gender differences in adolescents' perceptions of one's own

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Summary of gender differences in adolescents' perceptions of one's own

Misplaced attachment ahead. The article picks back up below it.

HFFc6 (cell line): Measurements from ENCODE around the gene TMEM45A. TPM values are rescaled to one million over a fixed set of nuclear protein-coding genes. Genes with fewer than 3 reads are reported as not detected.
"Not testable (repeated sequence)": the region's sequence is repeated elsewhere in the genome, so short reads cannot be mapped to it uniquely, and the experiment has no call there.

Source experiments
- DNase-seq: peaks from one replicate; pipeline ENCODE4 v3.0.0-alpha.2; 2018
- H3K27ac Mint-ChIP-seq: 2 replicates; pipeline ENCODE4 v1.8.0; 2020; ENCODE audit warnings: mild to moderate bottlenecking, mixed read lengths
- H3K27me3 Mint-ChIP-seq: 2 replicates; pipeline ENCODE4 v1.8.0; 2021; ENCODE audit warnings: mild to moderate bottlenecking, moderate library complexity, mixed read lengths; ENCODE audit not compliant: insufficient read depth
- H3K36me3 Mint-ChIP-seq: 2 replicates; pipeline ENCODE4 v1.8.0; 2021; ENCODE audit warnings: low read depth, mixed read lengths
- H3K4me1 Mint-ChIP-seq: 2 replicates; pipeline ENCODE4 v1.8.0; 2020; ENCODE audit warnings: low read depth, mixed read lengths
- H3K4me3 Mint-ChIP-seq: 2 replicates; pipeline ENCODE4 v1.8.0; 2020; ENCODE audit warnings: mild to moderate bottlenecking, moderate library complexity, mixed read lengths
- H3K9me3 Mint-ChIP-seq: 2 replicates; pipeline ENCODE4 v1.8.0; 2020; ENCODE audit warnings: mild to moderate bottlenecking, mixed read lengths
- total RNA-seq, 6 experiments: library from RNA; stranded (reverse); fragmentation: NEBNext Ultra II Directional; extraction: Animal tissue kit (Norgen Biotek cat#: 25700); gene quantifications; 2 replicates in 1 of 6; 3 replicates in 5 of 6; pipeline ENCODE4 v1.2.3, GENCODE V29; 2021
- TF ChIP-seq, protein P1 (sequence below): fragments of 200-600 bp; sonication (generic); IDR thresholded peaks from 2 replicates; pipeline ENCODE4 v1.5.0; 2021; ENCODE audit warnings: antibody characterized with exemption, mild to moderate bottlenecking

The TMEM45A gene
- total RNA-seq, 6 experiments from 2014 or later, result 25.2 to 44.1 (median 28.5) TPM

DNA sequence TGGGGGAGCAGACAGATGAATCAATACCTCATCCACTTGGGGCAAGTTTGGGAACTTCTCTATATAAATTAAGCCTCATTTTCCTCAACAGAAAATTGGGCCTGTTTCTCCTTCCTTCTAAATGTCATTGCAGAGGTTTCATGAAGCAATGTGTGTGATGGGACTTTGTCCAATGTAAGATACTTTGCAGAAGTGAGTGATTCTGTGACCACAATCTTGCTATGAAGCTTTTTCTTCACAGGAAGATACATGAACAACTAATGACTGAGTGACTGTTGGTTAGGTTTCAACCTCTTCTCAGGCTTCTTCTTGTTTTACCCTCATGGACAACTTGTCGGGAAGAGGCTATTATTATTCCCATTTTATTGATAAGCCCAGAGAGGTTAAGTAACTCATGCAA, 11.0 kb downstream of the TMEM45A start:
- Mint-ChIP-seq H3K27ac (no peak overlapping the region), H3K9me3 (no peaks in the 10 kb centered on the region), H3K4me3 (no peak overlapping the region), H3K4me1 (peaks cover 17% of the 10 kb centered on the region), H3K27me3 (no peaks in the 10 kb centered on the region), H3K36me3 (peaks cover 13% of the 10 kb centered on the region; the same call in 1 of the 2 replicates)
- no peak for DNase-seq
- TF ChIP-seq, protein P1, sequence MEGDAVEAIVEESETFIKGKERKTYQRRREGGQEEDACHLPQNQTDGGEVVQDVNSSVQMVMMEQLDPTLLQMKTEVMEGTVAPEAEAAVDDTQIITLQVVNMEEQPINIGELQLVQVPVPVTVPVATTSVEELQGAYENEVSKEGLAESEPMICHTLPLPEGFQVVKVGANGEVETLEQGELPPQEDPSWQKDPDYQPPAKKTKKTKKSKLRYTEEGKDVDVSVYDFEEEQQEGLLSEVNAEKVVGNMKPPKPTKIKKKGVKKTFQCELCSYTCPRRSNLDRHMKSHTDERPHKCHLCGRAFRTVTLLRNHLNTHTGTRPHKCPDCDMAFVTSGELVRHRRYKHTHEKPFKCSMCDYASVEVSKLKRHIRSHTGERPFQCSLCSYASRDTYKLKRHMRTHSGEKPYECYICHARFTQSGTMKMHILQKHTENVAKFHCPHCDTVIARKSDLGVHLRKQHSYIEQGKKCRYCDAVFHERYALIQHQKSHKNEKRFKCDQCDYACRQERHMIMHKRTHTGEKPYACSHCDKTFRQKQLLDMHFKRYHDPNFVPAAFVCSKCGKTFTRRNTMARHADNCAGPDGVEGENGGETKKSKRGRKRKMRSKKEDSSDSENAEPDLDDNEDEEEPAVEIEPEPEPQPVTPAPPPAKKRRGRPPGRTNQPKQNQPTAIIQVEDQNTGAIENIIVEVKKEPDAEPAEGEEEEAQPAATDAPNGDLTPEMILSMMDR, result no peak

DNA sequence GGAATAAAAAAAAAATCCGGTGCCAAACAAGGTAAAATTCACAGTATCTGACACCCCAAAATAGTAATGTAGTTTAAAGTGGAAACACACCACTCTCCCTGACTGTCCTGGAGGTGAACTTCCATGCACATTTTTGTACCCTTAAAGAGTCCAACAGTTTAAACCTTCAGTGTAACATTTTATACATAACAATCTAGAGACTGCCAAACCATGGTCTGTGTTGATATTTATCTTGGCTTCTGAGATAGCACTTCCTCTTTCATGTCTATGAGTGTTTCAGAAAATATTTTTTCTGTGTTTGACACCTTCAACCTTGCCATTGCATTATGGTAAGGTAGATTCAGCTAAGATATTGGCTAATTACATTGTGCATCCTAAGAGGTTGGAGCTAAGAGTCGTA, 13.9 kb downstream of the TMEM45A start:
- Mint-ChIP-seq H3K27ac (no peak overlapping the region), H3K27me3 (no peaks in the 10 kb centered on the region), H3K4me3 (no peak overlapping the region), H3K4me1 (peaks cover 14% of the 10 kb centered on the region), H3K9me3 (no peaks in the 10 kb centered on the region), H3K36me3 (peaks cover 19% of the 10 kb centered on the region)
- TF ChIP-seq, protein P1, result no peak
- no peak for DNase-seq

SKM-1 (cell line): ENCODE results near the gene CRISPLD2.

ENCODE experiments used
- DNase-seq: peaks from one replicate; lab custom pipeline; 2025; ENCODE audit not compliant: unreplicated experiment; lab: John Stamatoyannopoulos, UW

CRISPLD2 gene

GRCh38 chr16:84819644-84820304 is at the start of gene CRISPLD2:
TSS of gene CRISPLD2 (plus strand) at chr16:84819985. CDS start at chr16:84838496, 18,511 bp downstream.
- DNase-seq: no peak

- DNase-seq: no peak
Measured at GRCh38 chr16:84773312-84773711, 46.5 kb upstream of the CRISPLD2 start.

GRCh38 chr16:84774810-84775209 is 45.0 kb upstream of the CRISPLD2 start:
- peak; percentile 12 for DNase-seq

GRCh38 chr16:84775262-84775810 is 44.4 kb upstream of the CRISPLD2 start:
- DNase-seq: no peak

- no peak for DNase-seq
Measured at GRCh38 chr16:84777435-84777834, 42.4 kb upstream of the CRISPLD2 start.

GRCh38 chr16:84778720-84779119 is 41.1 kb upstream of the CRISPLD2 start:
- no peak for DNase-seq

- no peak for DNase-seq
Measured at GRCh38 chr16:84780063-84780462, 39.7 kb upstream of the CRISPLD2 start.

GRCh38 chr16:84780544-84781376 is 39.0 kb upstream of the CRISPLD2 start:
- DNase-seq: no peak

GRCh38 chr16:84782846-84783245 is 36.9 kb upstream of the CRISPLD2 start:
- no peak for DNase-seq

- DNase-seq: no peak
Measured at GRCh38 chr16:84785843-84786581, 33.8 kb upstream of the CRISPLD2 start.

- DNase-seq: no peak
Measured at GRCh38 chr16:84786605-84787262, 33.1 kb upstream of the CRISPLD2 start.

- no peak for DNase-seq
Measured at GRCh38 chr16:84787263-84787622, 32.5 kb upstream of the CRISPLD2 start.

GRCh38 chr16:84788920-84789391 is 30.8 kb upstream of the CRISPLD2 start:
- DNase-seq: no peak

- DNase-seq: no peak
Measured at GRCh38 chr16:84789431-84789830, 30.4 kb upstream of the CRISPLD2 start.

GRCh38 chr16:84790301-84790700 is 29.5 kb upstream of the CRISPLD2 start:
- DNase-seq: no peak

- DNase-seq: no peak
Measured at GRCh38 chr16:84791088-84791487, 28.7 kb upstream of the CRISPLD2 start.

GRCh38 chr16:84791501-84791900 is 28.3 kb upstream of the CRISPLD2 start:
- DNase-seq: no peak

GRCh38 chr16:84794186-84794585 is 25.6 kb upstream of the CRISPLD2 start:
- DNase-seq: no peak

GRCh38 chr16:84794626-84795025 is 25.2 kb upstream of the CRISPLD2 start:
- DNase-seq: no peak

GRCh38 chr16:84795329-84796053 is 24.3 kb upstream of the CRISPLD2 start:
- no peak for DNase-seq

In: Body Image ISBN: 978-1-53616-660-6 Editor: Aimé Doiron © 2020 Nova Science Publishers, Inc. Chapter 1 GENDER DIFFERENCES IN ADOLESCENTS’ PERCEPTIONS OF ONE’S OWN BODY, EATING HABITS AND SPORTS PARTICIPATION MOTIVES IN THE ERA OF SEDENTARY BEHAVIOR Janka Peráčková1 and Pavol Peráček2 1Department of Sport Educology and Sport Humanities, Faculty of Physical Education and Sport, Comenius University in Bratislava, Bratislava, Slovak Republic 2Department of Sport Games, Faculty of Physical Education and Sport, Comenius University in Bratislava, Bratislava, Slovak Republic ABSTRACT This chapter will present the results among adolescent sports active and sports inactive girls and boys, their perception of their own body image and their associated eating habits and sports participation motives. We used self-reported questionnaires for research. For perceptions of their own body, we used the Figure Rating Scale – FRS (Stunkard, Sorenson and Schulsinger 1983a, 1983b) to find out the attitude towards one´s own body. For investigating eating habits, we used the questionnaire; Eating Attitude Janka Peráčková and Pavol Peráček 2 Test – EAT-26 (Garner, Olmsted, Bohr, Paul and Garfinkel 1982) to determine whether some might have an eating disorder and the questionnaire; The Exercise Motivations Inventory – EMI-2 (Markland and Hardy 1993; Markland and Ingledew 1997) was used to assess participation motives in sports. The respondents were girls and boys (n=320) from selected Slovak secondary schools who were divided into sports active and sports inactive. Results about perceptions of one´s own body showed that both girls and boys differ in their perceptions of ideal appearance and both sports active and sports inactive also differ in their perceptions of ideal appearance. Most of them are dissatisfied with their perception of their own body. In comparisons of gender and sports participation with perceptions of their own body we found out that the differences in boys and sports active adolescents were statistically smaller than in girls and sports inactive adolescents. Sports participation appears to be a more significant predictor of satisfaction with one´s own body than gender. Results about eating habits in comparison to gender showed no statistical differences between adolescent girls and boys as a whole. Statistical differences appear in eating a second dinner, more boys eat a second dinner than girls. In a comparison of eating habits between sports active and sports inactive adolescents, we found more positive eating habits in sports active adolescents. Our research shows the most important motives for participating in sports for boys are; positive health, strength and endurance, physical appearance, enjoyment and fun, nimbleness, weight management, and for girls; positive health, physical appearance, strength and endurance, enjoyment and fun, weight management, nimbleness. For sports active boys, the motives are; strength and endurance, positive health, physical appearance, enjoyment and fun, nimbleness, weight management, and for sports inactive boys positive health, strength and endurance, weight management, nimbleness, physical appearance, enjoyment and fun. For sports active girls, the motives are; positive health, physical appearance, enjoyment and fun, strength and endurance, weight management, nimbleness and for sports inactive girls, they are; positive health, strength and endurance, physical appearance, weight management, nimbleness, enjoyment and fun. Gender and physical activity can be a predictor of satisfaction or dissatisfaction with body size, eating concerns, eating habits and exercise motives. Keywords: body perception, eating habits, adolescents, sport participation motives Gender Differences in Adolescents´ Perceptions… 3 1. INTRODUCTION The best means to maintain good physical and mental health is physical activity, which must be in oneʼs schedule everyday. The body is prepared for movement and the development of modern civilization has eliminated most physical activity from human activities. More and more work activities are losing the character of physical activity and becoming sedentary like computer activities. The use of computers and robots in the work place caused the removal of movement. Sedentary behavior is where people are during most of their waking time – sitting, lying, or sometimes standing without moving and changing positions causes very low energy expenditure. The example of sedentary behavior is typical at school – sitting at the desk in front of blackboard, typical at work – sitting at the table in front of the computer. Nowadays, an employer will not walk into next office because he/she will rather use internal e-mail or mobile phone to manage work tasks. Robots have mastered some operations, which were formerly done by the people. The time spent in work in western civilizations has grown despite declaring a reduction of working time, and leisure time has become a rarity. Leaving work to go home for some, is only changing the place to continue working. With this pattern of living, physicians will have to work with new nameless illnesses because we do not know the results from research, what will happen when there is a long-term deficiency of movement. A sedentary lifestyle is negative for public health and therefore attracts media and research attention. 1.1. The Era of Sedentary Behavior Surveys from European countries (Cavill, Kahlmeier and Racioppi 2006) showed low levels of overall physical activity in many populations. They said that physical activity has seemed to be disappearing from the lifestyle of people, and the sedentary way of living has begun. In addition, physical activity is one of the keys to counteracting the current epidemic of overweight and obesity that is posing a new global challenge to public health (Danzon 2006). The next European survey from the year 2014 (Santaliestra- Janka Peráčková and Pavol Peráček 4 Pasías, Mouratidou, Verbestel et al. 2014) showed that approximately one third of the children (from the amount of n=15 330) aged 2-10 years were engaged in daily media use of more than 2 hours a day. The availability of a television in a child´s personal space has increased the risk of excess time of media use. The American Academy of Pediatrics, the Committee on Public Education (2001) in its statement describes the possible negative health effects of television viewing on children and adolescents. The American Academy of Pediatrics suggested that adolescents should not spend more than two hours per day in screen viewing. They warned that programs in screen viewing equipment could lead to poor body image, obesity, eating disorders, violent and aggressive behavior, substance abuse, inadequate sexual activity and decreased school performance as well. With sedentary behavior comes the image of (in)activity that a person can sit and view television, can sit and play videogames, can sit and read, can sit and knit or make another handmade activities, can sit and drive the car, can sit and work with the computer, can stand and talk, can lay and read the journals. All activities in sitting, laying or standing position have a very low energy expenditure. Sedentary behavior is defined as; “any waking behavior characterized by an energy expenditure ≤1.5 METs while in a sitting, reclining or lying posture” (Tremblay, Aubert, Barnes et al., 2017). We think that not having enough movement through the whole day begins already in preschool age. The ISCED 0 in Slovakia – state educational program for preschool children (curriculum) has 7 areas of education: language and communication, mathematics and work with information, human being and the nature, human being and the society, human being and the world of work, art and culture, and health and motion. The educational system is focused mostly on the cognitive (informative) side of education rather than on the formative side, where the development of motor abilities and motion of the children are involved. The literature search of Hinkley, Crawford, Salmon et al. (2008) summarized the literature over the past 27 years (1980-2007), which investigated preschool children´s physical activity behaviors. They found out that boys were more active than girls, and the next very important result was that children with more active Gender Differences in Adolescents´ Perceptions… 5 parents tended to be more active, and the children who spent more time outdoors were more active than children who spent less time outdoors. The comparison of questionnaire data collection from the years 1994- 1995 and the next wave of research in the year 2001 (Gordon-Larsen, Nelson and Popkin 2004) showed that the vast majority of adolescents did not achieve five or more sessions of moderate physical activity per week and continued with this behavior into adulthood. Authors Aarnio, Winter, Peltonen et al. (2002) introduced a longitudinal survey, which declared that those who participated in organized sports were more often persistent exercisers than those who did not, and the stability of leisure-time physical activity was highest among those, who participated in several types of sports. In the publication of Hallal, Andersen, Bull et al. (2012) it is written that 31.3 % of adults worldwide do not meet physical activity recommendations. The recommendation of Cavill, Biddle and Sallis (2001) is that all young people should participate in moderate intensity physical activity for one hour per day or at least half an hour per day for young people who are currently performing little physical activity. The authors´ cross-sectional study, Ruiz, Ortega, Martinéz-Goméz et al. (2011) revealed that a higher proportion of European boys (56.8% of boys vs. 27.5% girls) met the physical activity recommendations of at least one hour per day of moderate- to vigorous- intensity physical activity. Adolescents spent 9 hours a day in sedentary behavior. Insufficient vigorous physical activity was the only risk factor for higher body mass index for adolescent boys and girls (n=878) in the study of Patrick, Norman, Calfas et al. (2004). They found out that few adolescent girls or boys were meeting any of the three dietary recommendations. Physical activity mostly declines from adolescence to adulthood. The decline in physical activity with age was the research of Sallis, Prochaska and Taylor (2000) in the United States of America, who indicated the steepest decline between the ages of 13 and 18 years old and surprisingly, they found that this decline is greater for male than female subjects. But the most frequent and most consistent findings was that boys are more active than girls (ibid). The findings of Nelson, Neumark-Sztainer, Hannan et al. (2006) confirmed the longitudinal decline in moderate to vigorous physical activity (particularly among girls) and at the same time (between years 1999- 2004) there was a dramatic increase in computer use (particularly among Janka Peráčková and Pavol Peráček 6 boys). The meta-analysis review of Mielke, Brown, Nunes, et al. (2017) investigated the relation of socioeconomic correlates to sedentary behavior in adolescents and found out that the associations between socioeconomic status and sedentary behavior are different in high- and low-middle-income countries. In a longitudinal study of Bauer, Nelson, Boutelle and Neumark- Sztainer (2008), which lasted 5 years, examined how parental concern about staying fit is associated with adolescents´ physical activity and sedentary behavior habits. The final statement is that parental encouragement to be physically active was associated with increased this activity among males and younger females. Younger adolescents appear to be especially influenced by their same-sex parent. The aim of the Kukurová and Peráčková (2016) research was to broaden knowledge about the sports participation of female primary school pupils from Slovakia. Today´s lifestyle brings inactivity and moreover a sedentary lifestyle. Physical activity is disappearing out of the daily regime, while everybody knows that physical activity is good for life and the proper functioning of the body. The research sample consisted of 189 female pupils. 90 of them attended primary school in the city and 99 female pupils attended school in the village. The results reveal that 74 female pupils (39.2 %) were organized in sport activities. 40 out of 90 female pupils attending primary school in the city were organized in sports activities, as were 34 out of 99 female pupils from the village. A comparison of the participation of female pupils from the city and from the village brought results without statistical significance. The survey of Peráčková (2010) showed the organized sports participation of the secondary school population from Slovakia. From the research sample taken from over the whole of Slovakia (n= 5300 pupils, girls n=3146 and boys n=2154) only 14.6% of girls were organized in some sports club or extracurricular sporting activities and the other 85.4% were identified as nonathletes. Participation of organized boys from Slovak secondary school in some motion or sports activities was 27.7 %. Most of them who were organized in sporting activities (girls 36.4% and boys 44.1%) were from the first class of secondary school and then we registered a declining trend of participation with the age. In comparison, Peráčková´s (1994) survey declares that in that year 1994 more boys than girls were organized in the sports club participation lead by at responsible person – trainer and recreational (spontaneous) physical activities (boys 55.9%, girls 52.6%). Physical activities were preferable among adolescents during Gender Differences in Adolescents´ Perceptions… 7 leisure time. Authors of an article (Washington 2001) stated that participation in organized sports provides an opportunity to increase physical activity and to also develop physical and social skills. Participation in organized sports was associated with a greater likelihood to engage in a cluster of health behaviors (Vella, Cliff, Okely et al. 2013). When there is no physical activity and locomotion, this is the rapid way to health damage and illness. In Finland, there was research of this issue as part of a national-level research program, Cardiovascular Risk in young Finns (Telama and Yang 2000). The aim was to analyze the age-related decline of physical activity among Finnish people of both genders aged 9, 12, 15 and 18 from the year 1980 with follow up measurements in 1983, 1986, and 1989, thus the data covered ages from 9 to 27 years old. They found the decline from the age of 12 years in the frequency of physical activity and sports participation and the same result as Sallis, Prochaska and Taylor (2000) and Sallis (2000) that the decline of physical activity was steeper among male than female subjects. The probable mechanism, according to their thoughts, is due to the dopamine system that regulates motivation for locomotion. The same results, claimed by Ingram (2000); “reduced dopamine release or loss of dopamine receptors appears to underlie age-related activity decline, and interventions that enhance dopamine function can increase activity levels in aged animals”, because it has biological basis. Therefore the researchers should investigate the causes of rapidly boosting the sedentary behavior that starts in the age of late puberty and young adolescence. We investigated the sports participation motives among sports active and sports inactive adolescent boys and girls. The findings will be presented in this chapter. We need to find the gender- and age-related (adolescence) movement interventions for being physically active to maintain a healthful lifestyle with the adequate portion of motion. The question arises if, there will be free time and a choice for young people, what will they be choosing, sedentary behavior or behavior with physical activity? We feel that most of the people should take a chance for behavior with physical activity. It does not matter if it will be the Janka Peráčková and Pavol Peráček 8 consequence of rational behavior based on media recommendation or advertisement or evidence-based scientific advice from research about the positive influence of physical activity for a person´s lifestyle. The question of whether sedentary behaviors displace participation in physical activity is vivid in current time but what it will cause is unknown. 1.2. Gender Differences in Satisfaction or Dissatisfaction with the Perception of One’s Own Body Size Perception is a basic cognitive process and it is responsible for our contact with the entire world. Perception is a process which is initiated with the feelings of all sensitive people. But each individual personality has its own way of perception as it is known in this saying: “Quidquid recipitur, ad modum recipient recipitur” – (“Whatever man received, is received according to the ability of the recipient.” or “Whatever one perceives, it perceives it in his/her own way.”). According to Boroš, Ondrišková and Živčicová (1999) perception is composed of three conditions: a) The innate state of sensory organs, body build, and its functionality. b) Individual way of living that is conditioned with motivation, attitudes, approaches, and interests. c) Previous experience and knowledge. Thanks to these psychological characteristics man can perceive brighter and smarter. Perceiving is dependent from culture in which the man is a part. Perception is joined also with thinking, will and feelings. Perception, feelings and thoughts of individuals towards their own bodies are very important phenomenon in the everyday social life of a man. Perception of one´s own physical appearance is important in the development of young people and the development of their self-concept, self-esteem and self- confidence. Quality of life is dependent on the perception of one´s own body. During assessment of one´s own physical appearance, results come in two attitudes – positive and negative. Positive self-assessment is defined as a satisfaction with the body form, size and appearance and negative attitude Gender Differences in Adolescents´ Perceptions… 9 is a dissatisfaction, which can cause a lack of confidence in a social life. In adolescence, body image is very important, especially for girls. Nowadays more adolescent boys are getting worried about their body (Grogan 1998; Bergeron 2007; Petroski, Pelegrini and Glaner 2009; Dejová 2016). The problem of body image dissatisfaction among adolescent girls and boys is vivid and visible, based on what we see in this chapter and the referenced literature. Casual dependence between media and negative body image offered a critical analysis (Dittmar 2009) that is based on evidence and highlighted not only differences with respect to individuals, but also how it is linked to personality and self-identity. Identification with the thin ideal as a vulnerability factor, is not only for women but for men too. The research of authors Andrew, Tiggemann and Clark (2015) found that women who had less respect for their body had an increased degree of dissatisfaction with body image, while for those who respect their own body, the degree remained the same. The impact of exposure to thin-ideal media image from research publication Hawkins, Richards, Granley and Stein (2004) has stated that most women in the media are 15% under the average weight of standard women from the population, and even pointed to the fact that women in commercials and movies have become increasingly slimmer over the last 10 years. According to their findings, the exposure to thin-ideal in media increased body dissatisfaction and eating disorders. Media, parents and peers were three primary core sources of influence in the research of van den Berg, Thompson, Obremski-Brandon and Coovert (2002) that contributed to development of body image dissatisfaction and eating disturbances. 1.3. Satisfaction or Dissatisfaction with Body Size in Sports Active and Sports Inactive Adolescents Physical activity, exercise and sports are considered as a means for increasing a person´s level of positive body perception. In the period of adolescence, several factors influenced the life of young people. A great part of these factors concerns body size or body shape, which are common among young women mostly from Western civilizations and their cultures. The girls Janka Peráčková and Pavol Peráček 10 are more emotional, and the negative words can hurt and negatively influence the girl’s feelings. Adolescents are in a period when they are no longer children, but they are not yet adults. The adolescent period is characteristic with emotional changes and typical social reorientation from the family to peers and romantic interests (Flaxman, Skattebol, Bedford and Valentine (2012). Very important in this period is that adolescents accept their own body and the physical changes, which come with the maturation. The conclusions from the O´Dea study (2012) recommended a focus on adolescent’s support within the school environment to develop a positive body image and schools should promote general physical health, healthy nutrition and regular physical activity. There are some differences about the perception of one´s own body in sports active and sports inactive adolescents in the research of Peráčková, Chovancová, Kukurová and Plevková (2018), Peráčková and Peráček (2016), where Peráčková, Chovancová, Kukurová and Plevková (2018), contrary to more studies, presented results about the differences between sports active (n=105) and sports inactive (49) adolescent girls and their attitude toward their own bodies, where they did not find any differences. But in the study by Peráčková and Peráček (2016), where there were sports active boys (n=401), sports inactive boys (n=276), sports active girls (n=582) and sports inactive girls (n=372), the authors looked for the differences in the positive perception of the body among sports active girls and boys and found out that the greatest pride from the point of view of their own attractiveness was felt by the sports active boys and the least pride was felt by the sports inactive girls. How exercise influences the body image is a concern of many other researchers; McDonald and Thomson (1992), Hausenblas and Downs (2001), Cambell and Hausenblas (2009), Plevková and Peráčková (2016a). Exercise and sports helps to perceive the body in a positive way and be more accepting of the body´s real size. 1.4. Eating Habits in Adolescents Eating habits count as important characteristics of health. The way a person or group of people eats displays their eating habits. Eating habits are Gender Differences in Adolescents´ Perceptions… 11 influenced by the new trend, which is joined with the desire of possessing the ideal body. Adolescents who are not satisfied with their own body, especially with their weight, tend to prefer dieting. The growing organisms in adolescents need to be supplied with enough nutrition to stay healthy. But dissatisfaction with the body can lead to increased dieting, which could result in eating disorders. Statistical significance was found in the research of Plevková and Peráčková (2016b) when comparing body weight, as a result of eating habits and participation in sports, of 15-16-year-old sports active and sports inactive male pupils from Bratislava and other areas of Slovakia. For the 16- and 17-year-olds, they compared the following groups: sports active and sports inactive from Bratislava, sports active from Bratislava and sports active from the other areas of Slovakia, and sports inactive from Bratislava and sports inactive from the other areas of Slovakia. In all age categories (15-16-year-old, 16-17-year-old, and 17-18-year-old), it was the heavier boys who were sports inactive. The adolescents presented the biggest potential issues with eating habits. They did not have breakfast, which is an important meal during the day (Dejová 2016; Miklošová 2018; Ochaba, Patoprstá, Rovný et al. 2018) and they sometimes omit eating lunch and dinner. Adolescents’ weight loss or weight control behavior were predicted in relation to income, mothers BMI, peer pressure, and negative peer comments (Trembley and Lariviere 2009). In the project, EAT researchers Timlin, Pereira, Story and Neumark Sztainer (2008) saw the decline of breakfast eating through adolescence. Weight-related concerns and behavior such as the use of unhealthy and extreme weight control methods and binge eating mostly among adolescent girls and overweight youth were presented by authors Neumark-Sztainer, Story, Hannan et al. (2002). Risk factors for eating disorders are presented in meta-analytic review of Stice (2002), where it has been revealed that negative body image is a major risk element for eating disorders. Eating behaviors are impacted by development during adolescence (Stang and Stotmeister 2017). The Public Health Authority of Slovakia (2018) has their aim for the years 2015 – 2025 to prevent obesity, based on the fact that there is an Janka Peráčková and Pavol Peráček 12 epidemic increase of overweight people and obesity worldwide. They identified the dangerous factors which caused these problems and they are, unhealthy eating habits and very low physical activity. The Project for the Prevention of Unhealthy Eating Habits is presented by Ochaba, Patoprstá, Rovný et al. (2018) with these nutritional goals: to achieve an energy intake balance and optimal weight, reduce energy intake from fats and sugar, increase consumption of fruits and vegetables, whole grains cereals, leguminous plants and nuts, and reduce consumption of salt. Incorrect or insufficient nutrition causes severe health problems – malnutrition, overweight, obesity. Being overweight during adolescence, as it is clear from Guo, Wu, Chumlea and Roche (2002), tends to continue during adulthood. Mass media influences opinions, attitudes, changes of a man´s behavior, and becomes a tool of power. Man has an immediate reaction to media content (because of perceiving and thinking) and if media content has this great effect, then man can get new information and knowledge that can change his/her behavior. The master thesis of Peráčkova, N. (2016) involved the media contents (from over the 4058 pages) of lifestyles magazines published in Slovakia with a focus on healthy nutrition. The author recommended that readers should monitor compliance of media content with the principles of healthy nutrition, because sometimes on the internet and in some media, there are contradictory messages. Scientific journals with a long tradition of presenting research are the best control and the best source of trustworthy news and results of research. The author’s recommendations are the results of her research: when communicating healthy nutrition in a graphical view, the publisher should use colors that people associate with healthy nutrition – especially green, red and yellow. When communicating healthy nutrition in spoken words, the publisher should use the words and verbs that people associate with healthy nutrition – healthy lifestyle, food, health, vegetables, fruits, fruits and vegetables and create feelings of life joy, happiness, good feeling and feeling fit. This is what readers are influenced by. Gender Differences in Adolescents´ Perceptions… 13 1.5. Sports Participation Motives in Adolescents Motivation is explained by Nakonečný (2009) as a subjective understanding of what man regards as beneficial and good not only for him/herself but also for humans in general. Motivation is perceived as an incentive for being active and engaged in the subjects of the interest. Motivation is defined as a process which activates human beings to perform various activities. Generally, we can say that motivation consists of an answer to a question of why we act the way we act. Exercise Participation in exercise motivates behavior in line with personal goals and the life values. Sport motives differ in individuals. Physical activity is a benefit to a personʼs physical and psychological well-being. One of the most important benefits of physical activity is that man can avoid many diseases, which could be as a result of insufficient motion. Physical activity gradually decreases during adolescence and the researchers must find the motives that have to be promoted for supporting health-related physical activity. The considerable attention from researchers around the world is marked by the developed questionnaire EMI-2 of authors Markland and Hardy (1993) and Markland and Ingledew (1997), which assess 14 motives that are grouped in separate questions. The number of the questions in the whole questionnaire is 51. Each motive is compounded from 4 resp. 3 questions. The questions are phrased in such a way that it can be answered by individuals who are not currently participating in exercise (but who might do so) as well as those who are participating just in the time when the questionnaire is given. A nice idea is presented in the study of Markland and Ingledew (2007), where it is written that when the preferred motives are good appearance and weight management it will tend to make the person participate in physical activities for a longer time, because to lose weight is not a matter of one day. The effects of body mass and body image on exercise motives emerge in adolescence, with gender differences and these effects may influence exercise adherence as noted by Ingledew and Sullivan (2002). From the research of Peráčková, Pintérová, Chovancová (2013), it can be explained and highlighted that the most motivating effect for girls is the motive of body forming (51%), then increasing and maintaining the physical condition (47%) and then enjoyment and feeling of satisfaction when Janka Peráčková and Pavol Peráček 14 exercising (38%). The boys prefer increasing and maintaining their physical condition (65%), then body forming (54%) and then enjoyment and satisfaction when exercising (37%). A comparison of exercise motives between adolescents from different nations (Slovaks and Germans) brings us to the study of Kukurová and Peráčková (2015). The conclusion of this research (ibid) showed that the motivation to physical activities is similar but not the same. Slovak and German pupils share the most common motives identified: positive health, strength and endurance and appearance. All three motives are among the top five most popular motives from the 14 motives that could be chosen by the respondents. The aim of the research in the present chapter is to expand knowledge, examine and compare gender and sports participation among adolescents in relation to satisfaction or dissatisfaction with the perceptions of their own body and the relation to eating habits and sports participation motives in the era of sedentary behavior. 2. METHODS 2.1. Participants Characteristics The table below (Table 2.1) shows a sample of sports active and sports inactive boys and girls involved in research for this chapter. We recruited girls and boys from Slovak secondary schools mainly from the capital city of Bratislava. There were 320 participants included in the research sample that represented sports active and sports inactive adolescent boys (n=169) and girls (n=151) based on the level of participation in extracurricular sporting activities. They all attended two compulsory Physical Education lessons in school weekly. On the basis of the literature (Grgic, Schoenfeld, Davies et al. 2018; Martinéz-Pardo, Romero-Arenas, Martínez-Ruiz et al. 2014; Huang, Yamamoto, 2013; Murlasits, Reed, Wells, 2012), who wrote about the development of physical abilities at the frequency of two training units per week, we decided to divide the sample in terms of this criteria. Respondents were categorized as sports active and sports inactive upon self-reported answers. In the group of sports active participants, we had all Gender Differences in Adolescents´ Perceptions… 15 the students who participated in sports activities, minimum twice a week, total of 120 minutes per week. Those who did not participate in sporting activities or were involved in sporting activities less than twice a week or less than 120 minutes per week were placed in the group of sports inactive participants. According to van der Ploeg and Hillsdon (2017), most research studies use the term inactive to explain that sports inactive people are those who are performing insufficient amounts of moderate and vigorous activity. Table 2.1. Sample characteristics – number and percent of adolescent sports active boys and girls and sports inactive boys and girls Sports active boys and girls Sports inactive boys and girls Gender n % n % Total (Ʃ) Male (boys) 113 (56.5%) 56 (46.7%) 169 Female (girls) 87 (43.5%) 64 (53.3%) 151 Total (Ʃ) 200 (100%) 120 (100%) 320 The abbreviations in the whole text: n = number of participants or frequencies; % = percentage. Figure 2.1. Percentage of sports active and sports inactive adolescent boys and girls. Figure 2.1 presents the proportion of sports active and sports inactive boys and girls. There were more sports active girls (n=87; 57.62%) in the sample than sports inactive girls (n=64; 42.38%) and more sports active boys (n=113; 66.86%) than sports inactive boys (n=56; 33.14%). The persons in a research sample ranged in age from 15 to 19 years of age, with a median 17 years of age (Figure 2.2). All participants participated voluntarily without any compensation or benefit for their participation, and